Juno had one that got kind of boring after the first 30 seconds. You just sit there and think "Come on, already. I came here to see the actress in the role, not her cardboard cut-out." I don't mind having credits in the opening of the movie, that's fine. I think this is a requirement of one of the American director groups... I forget who.
Anyway, the heavily dramatic impact of the recent
Iron Man's intro is something I feel can be attributed to it's simplicity. They leave the flashy credits for the end, and simply have a black title screen say "Iron Man", and then the movie keeps running. Why can't it be like that? The cool factor is there, which for some reason these earlier Marvel flicks feel can be achieved through a 3-4 minute "hint of things to come". Meh.
Michael Mann (dir.
Collateral, Miami Vice) didn't even have titles until the movie was over. Batman Begins had a very quick and cool shot of CGI bats forming the logo before the first scene. Simplicity is key, and I think this is something that all sci-fi/action/Marvel films should try to remember in the future.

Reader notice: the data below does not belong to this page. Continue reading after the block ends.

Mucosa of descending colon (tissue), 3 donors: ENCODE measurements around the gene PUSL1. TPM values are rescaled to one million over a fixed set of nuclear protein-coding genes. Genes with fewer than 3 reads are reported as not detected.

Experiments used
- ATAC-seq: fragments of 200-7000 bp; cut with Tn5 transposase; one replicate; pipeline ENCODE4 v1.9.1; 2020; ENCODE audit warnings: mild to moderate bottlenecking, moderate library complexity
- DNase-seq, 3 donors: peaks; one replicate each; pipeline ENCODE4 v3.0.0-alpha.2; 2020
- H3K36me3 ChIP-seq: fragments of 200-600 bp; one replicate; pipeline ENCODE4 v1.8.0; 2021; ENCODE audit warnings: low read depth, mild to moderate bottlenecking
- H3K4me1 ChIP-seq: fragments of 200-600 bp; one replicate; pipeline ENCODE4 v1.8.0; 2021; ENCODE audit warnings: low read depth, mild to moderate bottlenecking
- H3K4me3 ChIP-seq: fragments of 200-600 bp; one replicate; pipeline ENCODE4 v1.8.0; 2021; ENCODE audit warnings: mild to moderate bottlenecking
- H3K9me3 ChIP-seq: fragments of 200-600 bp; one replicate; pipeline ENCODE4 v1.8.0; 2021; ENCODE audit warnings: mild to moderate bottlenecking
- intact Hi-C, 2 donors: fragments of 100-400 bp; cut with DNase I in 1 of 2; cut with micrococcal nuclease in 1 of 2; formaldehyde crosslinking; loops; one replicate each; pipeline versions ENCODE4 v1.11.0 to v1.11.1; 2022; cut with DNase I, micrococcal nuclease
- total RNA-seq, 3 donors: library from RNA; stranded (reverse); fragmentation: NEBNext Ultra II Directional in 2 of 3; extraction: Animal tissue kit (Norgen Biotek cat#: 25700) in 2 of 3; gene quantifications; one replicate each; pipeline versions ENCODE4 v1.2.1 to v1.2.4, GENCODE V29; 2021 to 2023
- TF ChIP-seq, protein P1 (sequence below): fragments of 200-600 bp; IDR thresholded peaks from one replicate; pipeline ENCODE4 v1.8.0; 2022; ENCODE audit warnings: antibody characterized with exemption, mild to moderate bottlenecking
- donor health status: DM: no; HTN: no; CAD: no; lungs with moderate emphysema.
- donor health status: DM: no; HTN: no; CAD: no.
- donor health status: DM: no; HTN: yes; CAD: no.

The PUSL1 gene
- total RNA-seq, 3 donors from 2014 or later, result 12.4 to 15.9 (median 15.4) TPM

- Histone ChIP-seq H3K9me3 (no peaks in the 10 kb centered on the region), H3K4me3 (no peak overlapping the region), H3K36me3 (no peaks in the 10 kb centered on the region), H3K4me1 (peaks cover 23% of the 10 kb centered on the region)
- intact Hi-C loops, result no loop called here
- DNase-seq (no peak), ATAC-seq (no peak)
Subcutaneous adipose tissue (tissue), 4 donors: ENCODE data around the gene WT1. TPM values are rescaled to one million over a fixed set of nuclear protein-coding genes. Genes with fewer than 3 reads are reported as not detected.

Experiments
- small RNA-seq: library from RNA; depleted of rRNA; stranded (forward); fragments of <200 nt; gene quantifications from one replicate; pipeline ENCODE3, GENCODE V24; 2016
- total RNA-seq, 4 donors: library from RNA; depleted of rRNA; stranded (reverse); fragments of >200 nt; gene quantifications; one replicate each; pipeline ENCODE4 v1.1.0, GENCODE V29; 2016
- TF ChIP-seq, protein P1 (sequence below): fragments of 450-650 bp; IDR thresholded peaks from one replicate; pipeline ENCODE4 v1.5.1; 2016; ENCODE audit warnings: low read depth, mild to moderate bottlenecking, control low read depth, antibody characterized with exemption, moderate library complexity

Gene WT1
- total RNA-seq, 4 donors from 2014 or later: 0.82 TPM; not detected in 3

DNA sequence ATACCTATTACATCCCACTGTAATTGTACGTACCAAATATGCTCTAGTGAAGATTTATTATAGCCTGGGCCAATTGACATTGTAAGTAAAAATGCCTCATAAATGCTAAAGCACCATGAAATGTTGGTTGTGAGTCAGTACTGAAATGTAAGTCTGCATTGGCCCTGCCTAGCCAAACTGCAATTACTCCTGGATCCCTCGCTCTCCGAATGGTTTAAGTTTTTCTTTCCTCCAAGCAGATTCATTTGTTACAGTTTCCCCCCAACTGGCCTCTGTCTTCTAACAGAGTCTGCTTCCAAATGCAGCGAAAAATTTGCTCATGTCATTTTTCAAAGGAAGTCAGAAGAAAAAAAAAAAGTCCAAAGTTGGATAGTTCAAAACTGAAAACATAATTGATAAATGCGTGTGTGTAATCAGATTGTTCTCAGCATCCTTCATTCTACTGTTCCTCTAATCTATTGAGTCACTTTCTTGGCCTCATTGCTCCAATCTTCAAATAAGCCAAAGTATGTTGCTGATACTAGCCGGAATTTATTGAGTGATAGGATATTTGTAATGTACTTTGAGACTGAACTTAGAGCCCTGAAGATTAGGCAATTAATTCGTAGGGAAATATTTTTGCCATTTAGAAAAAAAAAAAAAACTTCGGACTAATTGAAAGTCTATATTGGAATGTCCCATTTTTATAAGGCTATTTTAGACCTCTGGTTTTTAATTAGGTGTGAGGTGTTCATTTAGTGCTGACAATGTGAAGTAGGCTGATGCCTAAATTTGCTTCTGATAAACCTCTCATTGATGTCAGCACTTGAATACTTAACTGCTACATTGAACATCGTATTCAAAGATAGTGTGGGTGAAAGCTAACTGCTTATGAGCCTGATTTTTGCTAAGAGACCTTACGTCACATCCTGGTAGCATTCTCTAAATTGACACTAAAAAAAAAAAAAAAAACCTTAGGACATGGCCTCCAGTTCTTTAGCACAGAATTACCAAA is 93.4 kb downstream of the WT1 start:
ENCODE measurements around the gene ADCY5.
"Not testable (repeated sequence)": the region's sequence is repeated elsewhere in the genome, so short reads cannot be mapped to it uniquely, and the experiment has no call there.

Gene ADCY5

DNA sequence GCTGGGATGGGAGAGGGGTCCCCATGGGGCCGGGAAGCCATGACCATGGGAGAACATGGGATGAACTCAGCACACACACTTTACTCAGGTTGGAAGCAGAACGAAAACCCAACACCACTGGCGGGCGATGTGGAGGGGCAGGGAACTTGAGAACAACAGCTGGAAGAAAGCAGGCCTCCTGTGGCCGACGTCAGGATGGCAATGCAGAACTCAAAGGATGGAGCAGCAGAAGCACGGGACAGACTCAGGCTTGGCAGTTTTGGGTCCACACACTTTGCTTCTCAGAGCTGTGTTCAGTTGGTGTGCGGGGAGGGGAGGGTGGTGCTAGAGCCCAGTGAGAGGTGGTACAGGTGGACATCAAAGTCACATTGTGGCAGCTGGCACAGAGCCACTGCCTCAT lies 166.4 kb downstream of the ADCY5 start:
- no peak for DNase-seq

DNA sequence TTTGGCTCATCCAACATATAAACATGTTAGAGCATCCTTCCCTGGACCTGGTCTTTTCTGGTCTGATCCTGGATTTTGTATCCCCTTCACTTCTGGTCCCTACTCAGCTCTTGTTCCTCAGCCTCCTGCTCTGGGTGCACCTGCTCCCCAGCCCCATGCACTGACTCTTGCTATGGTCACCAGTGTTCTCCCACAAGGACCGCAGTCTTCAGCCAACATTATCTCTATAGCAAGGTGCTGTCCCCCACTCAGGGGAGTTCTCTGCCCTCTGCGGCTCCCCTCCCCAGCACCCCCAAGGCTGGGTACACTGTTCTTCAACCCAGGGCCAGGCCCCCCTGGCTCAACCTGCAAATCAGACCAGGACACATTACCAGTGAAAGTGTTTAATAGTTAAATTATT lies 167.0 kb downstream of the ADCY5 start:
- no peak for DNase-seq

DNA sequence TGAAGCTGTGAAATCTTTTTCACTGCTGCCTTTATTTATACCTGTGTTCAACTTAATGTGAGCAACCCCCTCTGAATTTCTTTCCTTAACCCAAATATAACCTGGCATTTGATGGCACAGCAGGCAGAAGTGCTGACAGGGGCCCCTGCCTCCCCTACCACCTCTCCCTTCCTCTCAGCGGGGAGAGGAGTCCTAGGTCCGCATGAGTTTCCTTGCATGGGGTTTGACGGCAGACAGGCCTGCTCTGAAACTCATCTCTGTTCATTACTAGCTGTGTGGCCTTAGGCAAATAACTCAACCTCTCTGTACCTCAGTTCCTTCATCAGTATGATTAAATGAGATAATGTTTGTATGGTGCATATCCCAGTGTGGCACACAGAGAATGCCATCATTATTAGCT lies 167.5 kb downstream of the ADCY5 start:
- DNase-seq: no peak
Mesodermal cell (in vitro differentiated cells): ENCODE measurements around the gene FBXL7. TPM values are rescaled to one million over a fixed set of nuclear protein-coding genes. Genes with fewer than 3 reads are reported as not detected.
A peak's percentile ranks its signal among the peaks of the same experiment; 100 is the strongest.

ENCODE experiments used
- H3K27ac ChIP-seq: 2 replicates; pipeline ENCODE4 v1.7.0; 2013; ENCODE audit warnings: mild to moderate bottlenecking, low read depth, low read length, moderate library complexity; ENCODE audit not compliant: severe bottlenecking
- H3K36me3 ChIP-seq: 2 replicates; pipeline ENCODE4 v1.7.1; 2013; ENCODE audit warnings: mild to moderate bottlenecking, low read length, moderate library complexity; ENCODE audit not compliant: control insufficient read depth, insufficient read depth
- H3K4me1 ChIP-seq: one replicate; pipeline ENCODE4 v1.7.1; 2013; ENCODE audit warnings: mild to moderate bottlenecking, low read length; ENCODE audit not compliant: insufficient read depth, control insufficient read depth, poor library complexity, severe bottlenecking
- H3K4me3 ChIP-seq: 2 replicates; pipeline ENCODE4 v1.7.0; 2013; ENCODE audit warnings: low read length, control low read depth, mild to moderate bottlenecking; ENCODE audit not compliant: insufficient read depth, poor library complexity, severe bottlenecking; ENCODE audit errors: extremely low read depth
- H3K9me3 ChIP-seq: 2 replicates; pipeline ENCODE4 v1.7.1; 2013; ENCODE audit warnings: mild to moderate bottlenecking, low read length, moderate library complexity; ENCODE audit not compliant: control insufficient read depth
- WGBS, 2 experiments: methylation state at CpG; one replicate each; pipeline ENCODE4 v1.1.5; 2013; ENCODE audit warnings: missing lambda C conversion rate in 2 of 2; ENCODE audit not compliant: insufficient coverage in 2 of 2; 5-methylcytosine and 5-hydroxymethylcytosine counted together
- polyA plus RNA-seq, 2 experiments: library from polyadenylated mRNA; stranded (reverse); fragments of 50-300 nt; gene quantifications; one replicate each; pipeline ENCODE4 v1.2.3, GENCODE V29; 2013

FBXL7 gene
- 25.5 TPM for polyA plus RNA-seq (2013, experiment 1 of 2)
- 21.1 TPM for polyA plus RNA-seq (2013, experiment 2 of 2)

Actually, now that I think of it... I wonder if it's Tim Burton's logo opener from
Batman that we have to thank for this trend. Hmmm.

I'm not going to really talk about the Green Goblin's design or Spidey's internalized webbing much. This was done to death before, during and after the film's release. If you don't know about it, here's the skinny:
-Goblin's mask used to be rubber, move when he talked. The movie gave him a helmet and green body armor. They cheesed him up.
-Spider-Man's webbing used to be a device he created, conveniently (and in one brief mention in one panel of the origin story) to assist him in his ventures. In the movie, his webbing is biologically produced.
What's kind of fun is that the comics later took this concept and wrapped an entire storyline on all the spider-like qualities Peter didn't really get, and what happens when he later gets them. ("The Others". Check it out.)

The Goblin outfit worked for me, but not in daylight. Nighttime scenes brought out it's latent awesomeness. I still think it could use a purple tunic and a bag for pumpkin bombs, but that might just be me.